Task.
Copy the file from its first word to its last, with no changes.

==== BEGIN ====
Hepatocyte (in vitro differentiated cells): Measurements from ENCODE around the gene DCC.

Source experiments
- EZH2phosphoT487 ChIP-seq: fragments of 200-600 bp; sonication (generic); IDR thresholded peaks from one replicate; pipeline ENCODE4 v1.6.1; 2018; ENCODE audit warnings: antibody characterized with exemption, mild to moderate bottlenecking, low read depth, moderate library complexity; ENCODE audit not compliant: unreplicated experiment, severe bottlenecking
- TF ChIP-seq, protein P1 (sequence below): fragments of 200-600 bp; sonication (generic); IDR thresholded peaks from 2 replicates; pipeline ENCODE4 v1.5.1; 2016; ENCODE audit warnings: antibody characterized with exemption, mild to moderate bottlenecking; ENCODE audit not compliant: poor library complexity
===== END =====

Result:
Hepatocyte (in vitro differentiated cells): Measurements from ENCODE around the gene DCC.

Source experiments
- EZH2phosphoT487 ChIP-seq: fragments of 200-600 bp; sonication (generic); IDR thresholded peaks from one replicate; pipeline ENCODE4 v1.6.1; 2018; ENCODE audit warnings: antibody characterized with exemption, mild to moderate bottlenecking, low read depth, moderate library complexity; ENCODE audit not compliant: unreplicated experiment, severe bottlenecking
- TF ChIP-seq, protein P1 (sequence below): fragments of 200-600 bp; sonication (generic); IDR thresholded peaks from 2 replicates; pipeline ENCODE4 v1.5.1; 2016; ENCODE audit warnings: antibody characterized with exemption, mild to moderate bottlenecking; ENCODE audit not compliant: poor library complexity